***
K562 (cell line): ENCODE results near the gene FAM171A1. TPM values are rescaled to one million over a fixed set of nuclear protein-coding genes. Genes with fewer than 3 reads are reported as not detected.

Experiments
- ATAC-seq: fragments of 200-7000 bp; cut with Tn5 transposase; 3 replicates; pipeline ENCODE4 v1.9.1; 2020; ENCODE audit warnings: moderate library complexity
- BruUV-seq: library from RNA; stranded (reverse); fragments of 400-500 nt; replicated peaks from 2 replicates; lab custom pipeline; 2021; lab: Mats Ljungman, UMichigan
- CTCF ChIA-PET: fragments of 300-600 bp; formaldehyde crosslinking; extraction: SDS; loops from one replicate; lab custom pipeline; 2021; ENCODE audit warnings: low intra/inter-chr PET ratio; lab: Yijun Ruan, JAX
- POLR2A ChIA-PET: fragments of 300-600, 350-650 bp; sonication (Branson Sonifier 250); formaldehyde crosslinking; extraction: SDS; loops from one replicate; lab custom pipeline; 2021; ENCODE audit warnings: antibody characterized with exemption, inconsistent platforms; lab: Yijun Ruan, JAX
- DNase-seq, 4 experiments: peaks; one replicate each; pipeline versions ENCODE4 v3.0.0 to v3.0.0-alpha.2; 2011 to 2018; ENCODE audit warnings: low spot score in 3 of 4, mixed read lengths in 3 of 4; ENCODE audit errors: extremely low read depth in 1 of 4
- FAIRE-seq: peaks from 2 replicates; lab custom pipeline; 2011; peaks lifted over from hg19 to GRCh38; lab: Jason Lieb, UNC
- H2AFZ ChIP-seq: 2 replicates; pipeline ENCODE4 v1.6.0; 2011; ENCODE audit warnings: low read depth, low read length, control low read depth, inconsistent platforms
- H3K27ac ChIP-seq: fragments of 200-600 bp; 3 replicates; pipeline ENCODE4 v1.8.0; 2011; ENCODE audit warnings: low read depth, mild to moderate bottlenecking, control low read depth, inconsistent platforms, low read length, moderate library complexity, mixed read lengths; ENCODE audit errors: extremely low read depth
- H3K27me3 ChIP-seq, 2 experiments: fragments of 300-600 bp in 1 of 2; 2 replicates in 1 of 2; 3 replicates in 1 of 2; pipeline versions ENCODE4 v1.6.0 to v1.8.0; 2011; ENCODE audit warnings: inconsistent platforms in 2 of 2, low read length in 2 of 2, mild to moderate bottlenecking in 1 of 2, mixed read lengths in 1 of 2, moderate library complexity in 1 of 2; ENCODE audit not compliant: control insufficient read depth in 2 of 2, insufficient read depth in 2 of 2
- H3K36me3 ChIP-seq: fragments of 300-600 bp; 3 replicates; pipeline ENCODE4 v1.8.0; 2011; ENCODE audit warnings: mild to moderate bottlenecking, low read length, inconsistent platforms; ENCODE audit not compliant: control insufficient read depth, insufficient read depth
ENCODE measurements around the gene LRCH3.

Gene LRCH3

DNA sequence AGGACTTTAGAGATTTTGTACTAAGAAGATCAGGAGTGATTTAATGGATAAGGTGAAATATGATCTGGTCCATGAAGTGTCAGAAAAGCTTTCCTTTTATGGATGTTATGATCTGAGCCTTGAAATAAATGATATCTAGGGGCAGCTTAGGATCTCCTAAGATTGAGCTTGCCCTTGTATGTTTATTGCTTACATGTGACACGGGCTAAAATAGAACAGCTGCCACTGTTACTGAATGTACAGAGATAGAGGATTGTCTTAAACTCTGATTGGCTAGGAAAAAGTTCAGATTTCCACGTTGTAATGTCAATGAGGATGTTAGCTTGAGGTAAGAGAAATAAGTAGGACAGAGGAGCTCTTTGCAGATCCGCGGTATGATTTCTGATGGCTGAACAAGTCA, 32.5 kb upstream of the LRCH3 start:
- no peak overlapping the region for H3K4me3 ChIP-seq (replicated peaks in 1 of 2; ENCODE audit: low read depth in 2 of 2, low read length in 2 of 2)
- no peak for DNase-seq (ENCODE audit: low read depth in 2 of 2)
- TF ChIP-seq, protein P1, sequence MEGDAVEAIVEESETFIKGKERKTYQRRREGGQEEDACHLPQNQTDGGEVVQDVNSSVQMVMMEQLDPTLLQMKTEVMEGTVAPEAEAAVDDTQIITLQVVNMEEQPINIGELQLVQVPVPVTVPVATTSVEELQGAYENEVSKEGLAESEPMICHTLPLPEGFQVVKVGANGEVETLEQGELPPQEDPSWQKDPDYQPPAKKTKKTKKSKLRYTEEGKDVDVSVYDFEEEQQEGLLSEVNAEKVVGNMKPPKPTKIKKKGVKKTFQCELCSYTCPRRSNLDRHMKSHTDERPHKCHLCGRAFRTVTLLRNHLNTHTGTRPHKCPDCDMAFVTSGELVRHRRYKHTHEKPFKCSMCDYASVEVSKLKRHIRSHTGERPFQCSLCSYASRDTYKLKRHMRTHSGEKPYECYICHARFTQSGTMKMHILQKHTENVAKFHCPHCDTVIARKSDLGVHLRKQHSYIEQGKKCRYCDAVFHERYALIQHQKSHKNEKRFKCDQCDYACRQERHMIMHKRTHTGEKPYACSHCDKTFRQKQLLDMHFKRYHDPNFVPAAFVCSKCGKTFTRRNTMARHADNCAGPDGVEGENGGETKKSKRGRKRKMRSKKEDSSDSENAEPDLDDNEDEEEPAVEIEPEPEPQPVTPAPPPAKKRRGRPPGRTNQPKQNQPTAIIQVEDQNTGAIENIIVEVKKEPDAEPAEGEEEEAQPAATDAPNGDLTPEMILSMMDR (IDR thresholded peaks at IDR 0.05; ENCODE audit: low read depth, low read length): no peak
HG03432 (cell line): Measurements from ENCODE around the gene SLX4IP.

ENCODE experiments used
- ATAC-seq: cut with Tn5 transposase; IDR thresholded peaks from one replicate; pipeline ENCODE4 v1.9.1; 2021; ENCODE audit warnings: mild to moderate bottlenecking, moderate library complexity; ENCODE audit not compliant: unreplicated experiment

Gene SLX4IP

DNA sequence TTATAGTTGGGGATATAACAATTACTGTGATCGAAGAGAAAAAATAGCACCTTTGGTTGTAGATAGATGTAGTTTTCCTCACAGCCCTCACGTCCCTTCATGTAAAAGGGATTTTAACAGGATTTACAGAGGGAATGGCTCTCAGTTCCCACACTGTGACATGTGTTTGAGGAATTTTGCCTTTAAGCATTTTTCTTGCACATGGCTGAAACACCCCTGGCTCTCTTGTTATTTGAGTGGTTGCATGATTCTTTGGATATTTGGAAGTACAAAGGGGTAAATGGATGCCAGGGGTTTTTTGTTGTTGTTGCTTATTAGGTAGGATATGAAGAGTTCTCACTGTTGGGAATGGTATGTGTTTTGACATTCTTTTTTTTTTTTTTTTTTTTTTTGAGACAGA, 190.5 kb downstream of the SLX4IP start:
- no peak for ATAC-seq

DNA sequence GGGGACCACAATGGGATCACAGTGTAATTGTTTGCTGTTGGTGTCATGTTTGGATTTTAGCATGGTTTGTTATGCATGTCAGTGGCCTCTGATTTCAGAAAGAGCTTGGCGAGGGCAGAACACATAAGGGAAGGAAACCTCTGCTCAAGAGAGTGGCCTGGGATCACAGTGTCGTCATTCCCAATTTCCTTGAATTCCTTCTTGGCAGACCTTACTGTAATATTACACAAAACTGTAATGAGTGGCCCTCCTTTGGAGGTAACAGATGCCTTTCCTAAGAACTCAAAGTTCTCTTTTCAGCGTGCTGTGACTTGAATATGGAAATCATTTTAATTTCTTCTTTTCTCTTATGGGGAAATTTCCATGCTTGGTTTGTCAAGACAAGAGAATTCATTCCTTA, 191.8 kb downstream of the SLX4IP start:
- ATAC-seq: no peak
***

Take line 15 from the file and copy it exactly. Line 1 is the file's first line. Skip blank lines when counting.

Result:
DNA sequence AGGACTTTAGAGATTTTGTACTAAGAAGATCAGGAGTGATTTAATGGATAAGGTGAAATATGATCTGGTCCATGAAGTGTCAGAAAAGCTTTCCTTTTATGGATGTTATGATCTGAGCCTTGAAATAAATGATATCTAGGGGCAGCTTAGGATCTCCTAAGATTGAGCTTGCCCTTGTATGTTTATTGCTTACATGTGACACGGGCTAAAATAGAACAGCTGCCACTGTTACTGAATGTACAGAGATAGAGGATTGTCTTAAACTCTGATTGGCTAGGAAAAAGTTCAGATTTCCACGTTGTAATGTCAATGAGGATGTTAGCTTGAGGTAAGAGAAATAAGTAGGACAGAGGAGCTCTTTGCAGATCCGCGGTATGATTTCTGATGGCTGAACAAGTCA, 32.5 kb upstream of the LRCH3 start: